I am not telling you this is the gospel but I know where the information came from and it is certainly a credible source.

People, it more than likely cannot be stopped.. WAKE UP…You can still protect your family from most of the hard times with some planning. Do you want to see your children’s eyes with hunger in them? Do you want to be on your knees begging for food ? I don’t and I won’t.

It is the beginning of spring now. Plant every square inch of land you can find, buy pots, buy dirt, buy food and put it away now while it is still here.

Those of you that say you don’t have room… MAKE ROOM.. there are so many ways to increase space for your gardens, use your imagination.

How about a wall of food? simple, use PVC pipe, hook it to a rack or your fence or your patio supports. I have done this before just to see if it worked and to dress up a area of our patio that was not that attractive. I used 6″ PVC pipes 10 feet long. just packed with good dirt and wired screen over the ends to allow drainage. Drilled holes in the pipe and planted. I grew flowers but vegetables can be grown just as easily. Just think.. put the smaller plants on the top tier, larger ones below. The only drawback is watering which with smaller containers you have to do regularly or you could just install a drip system?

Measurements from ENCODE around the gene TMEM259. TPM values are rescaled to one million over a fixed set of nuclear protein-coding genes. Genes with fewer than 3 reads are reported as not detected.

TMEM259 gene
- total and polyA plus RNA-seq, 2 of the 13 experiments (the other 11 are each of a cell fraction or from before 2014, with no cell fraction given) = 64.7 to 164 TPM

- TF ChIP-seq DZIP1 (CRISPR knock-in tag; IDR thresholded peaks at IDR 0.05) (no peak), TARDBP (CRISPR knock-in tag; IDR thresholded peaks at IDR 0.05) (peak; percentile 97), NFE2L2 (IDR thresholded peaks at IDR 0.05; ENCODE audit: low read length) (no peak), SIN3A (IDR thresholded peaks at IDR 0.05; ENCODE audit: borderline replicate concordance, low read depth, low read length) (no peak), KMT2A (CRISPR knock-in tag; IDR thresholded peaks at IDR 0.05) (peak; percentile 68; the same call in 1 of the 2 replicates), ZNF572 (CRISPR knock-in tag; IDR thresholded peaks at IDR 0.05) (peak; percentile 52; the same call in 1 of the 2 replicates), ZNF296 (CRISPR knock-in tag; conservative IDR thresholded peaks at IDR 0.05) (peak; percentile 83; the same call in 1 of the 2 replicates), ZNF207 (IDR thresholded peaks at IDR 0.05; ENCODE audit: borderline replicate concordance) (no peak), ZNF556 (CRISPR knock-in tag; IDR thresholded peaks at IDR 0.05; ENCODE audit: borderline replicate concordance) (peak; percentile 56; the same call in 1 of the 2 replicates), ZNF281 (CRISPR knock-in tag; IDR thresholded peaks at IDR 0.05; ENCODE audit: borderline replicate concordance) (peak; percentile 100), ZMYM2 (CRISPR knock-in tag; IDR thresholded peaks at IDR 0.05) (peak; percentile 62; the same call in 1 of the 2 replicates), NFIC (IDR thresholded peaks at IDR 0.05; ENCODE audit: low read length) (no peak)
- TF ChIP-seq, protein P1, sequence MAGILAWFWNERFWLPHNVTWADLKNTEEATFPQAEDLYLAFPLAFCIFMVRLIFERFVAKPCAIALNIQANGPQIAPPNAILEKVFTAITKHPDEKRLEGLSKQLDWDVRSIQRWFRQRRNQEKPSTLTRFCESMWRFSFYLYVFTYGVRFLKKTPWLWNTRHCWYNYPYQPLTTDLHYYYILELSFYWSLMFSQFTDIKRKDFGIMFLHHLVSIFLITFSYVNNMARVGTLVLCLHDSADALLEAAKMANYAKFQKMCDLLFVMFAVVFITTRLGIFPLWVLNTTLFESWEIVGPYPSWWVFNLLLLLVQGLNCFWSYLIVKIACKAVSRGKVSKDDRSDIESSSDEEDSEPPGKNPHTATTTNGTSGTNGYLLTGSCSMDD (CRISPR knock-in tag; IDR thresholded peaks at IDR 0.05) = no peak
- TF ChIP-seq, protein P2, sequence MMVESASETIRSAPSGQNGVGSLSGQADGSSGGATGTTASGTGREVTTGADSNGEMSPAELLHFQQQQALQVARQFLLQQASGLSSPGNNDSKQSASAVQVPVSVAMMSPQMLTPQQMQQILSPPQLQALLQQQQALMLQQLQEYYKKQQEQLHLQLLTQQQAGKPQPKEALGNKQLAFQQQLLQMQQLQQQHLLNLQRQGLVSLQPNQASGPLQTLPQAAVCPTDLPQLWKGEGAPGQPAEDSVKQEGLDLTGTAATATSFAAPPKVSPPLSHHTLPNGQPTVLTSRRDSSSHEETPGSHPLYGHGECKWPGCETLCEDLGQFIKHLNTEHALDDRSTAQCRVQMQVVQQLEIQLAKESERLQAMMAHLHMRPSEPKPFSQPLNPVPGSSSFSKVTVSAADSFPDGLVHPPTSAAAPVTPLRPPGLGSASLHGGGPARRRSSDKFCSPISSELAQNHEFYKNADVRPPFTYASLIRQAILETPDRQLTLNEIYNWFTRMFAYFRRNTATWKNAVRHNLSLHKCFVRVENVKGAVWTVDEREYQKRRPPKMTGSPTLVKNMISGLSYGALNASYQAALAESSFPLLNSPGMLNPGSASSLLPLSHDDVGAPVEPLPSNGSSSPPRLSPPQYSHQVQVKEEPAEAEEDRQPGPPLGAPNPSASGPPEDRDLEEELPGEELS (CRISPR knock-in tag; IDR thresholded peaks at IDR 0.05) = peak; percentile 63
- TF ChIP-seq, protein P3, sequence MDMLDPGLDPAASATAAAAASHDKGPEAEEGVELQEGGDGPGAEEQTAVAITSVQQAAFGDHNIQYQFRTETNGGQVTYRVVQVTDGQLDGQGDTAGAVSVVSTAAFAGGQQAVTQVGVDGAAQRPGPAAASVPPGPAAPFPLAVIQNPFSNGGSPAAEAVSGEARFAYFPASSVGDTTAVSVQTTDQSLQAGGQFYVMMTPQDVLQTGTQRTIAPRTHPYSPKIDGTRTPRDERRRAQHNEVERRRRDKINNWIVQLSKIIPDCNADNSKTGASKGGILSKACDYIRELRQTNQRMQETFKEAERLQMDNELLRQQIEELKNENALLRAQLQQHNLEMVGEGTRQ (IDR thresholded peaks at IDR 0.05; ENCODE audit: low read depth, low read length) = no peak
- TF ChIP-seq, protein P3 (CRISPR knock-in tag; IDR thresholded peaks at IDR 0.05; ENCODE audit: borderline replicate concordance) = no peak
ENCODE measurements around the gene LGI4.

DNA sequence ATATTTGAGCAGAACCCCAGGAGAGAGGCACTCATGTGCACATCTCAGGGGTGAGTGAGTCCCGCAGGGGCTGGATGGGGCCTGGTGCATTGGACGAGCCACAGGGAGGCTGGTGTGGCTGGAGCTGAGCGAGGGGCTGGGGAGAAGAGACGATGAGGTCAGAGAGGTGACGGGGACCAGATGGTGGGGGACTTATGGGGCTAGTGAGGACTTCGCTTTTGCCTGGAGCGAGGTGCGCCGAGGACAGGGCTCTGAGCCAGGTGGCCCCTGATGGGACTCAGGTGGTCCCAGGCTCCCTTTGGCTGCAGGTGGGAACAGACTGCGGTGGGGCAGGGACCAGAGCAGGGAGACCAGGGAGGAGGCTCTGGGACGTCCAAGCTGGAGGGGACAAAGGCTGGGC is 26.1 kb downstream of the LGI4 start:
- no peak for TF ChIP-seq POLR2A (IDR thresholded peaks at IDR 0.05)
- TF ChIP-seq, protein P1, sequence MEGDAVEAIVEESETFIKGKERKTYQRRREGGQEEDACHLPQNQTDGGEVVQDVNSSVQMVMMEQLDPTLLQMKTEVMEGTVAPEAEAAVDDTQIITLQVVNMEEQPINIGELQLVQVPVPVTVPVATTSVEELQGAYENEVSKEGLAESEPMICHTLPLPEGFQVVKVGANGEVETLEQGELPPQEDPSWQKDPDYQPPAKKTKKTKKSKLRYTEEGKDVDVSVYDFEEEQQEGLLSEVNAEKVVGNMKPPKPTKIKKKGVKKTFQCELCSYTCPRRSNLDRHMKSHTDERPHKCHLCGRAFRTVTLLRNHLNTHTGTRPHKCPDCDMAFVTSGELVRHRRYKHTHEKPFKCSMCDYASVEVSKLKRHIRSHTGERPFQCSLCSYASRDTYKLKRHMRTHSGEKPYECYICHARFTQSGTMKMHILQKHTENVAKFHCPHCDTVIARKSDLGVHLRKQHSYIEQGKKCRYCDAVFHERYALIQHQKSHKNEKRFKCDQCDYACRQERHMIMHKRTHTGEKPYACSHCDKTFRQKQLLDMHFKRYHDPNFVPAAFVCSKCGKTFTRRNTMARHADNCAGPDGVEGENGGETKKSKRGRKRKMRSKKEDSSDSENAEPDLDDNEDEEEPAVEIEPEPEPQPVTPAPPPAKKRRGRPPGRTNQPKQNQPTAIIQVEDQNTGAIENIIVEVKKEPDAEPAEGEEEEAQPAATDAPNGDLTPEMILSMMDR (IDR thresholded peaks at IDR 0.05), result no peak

gardening

gardening

How about planting your potatoes, asparagus and peanuts in bags? Easy to do and so much more prolific in production. Find some of the Tyvec we used for banners and signs during the campaign, cut into 4′ lengths, stitch up two sides making a sack, poke holes for drainage in the bottom and add dirt. Plant all those potato eyes in the bags, add more compost or good dirt. As the plant grows add more dirt and when they are ready to harvest just dump out the bags, there are your future dinners. One bag can produce up to 30 pounds of potatoes. Do the same for Peanuts. The bags can be lined up alongside your garage, house, any out of the way place. ( Don’t try using paper bags they will of course fall apart when wet)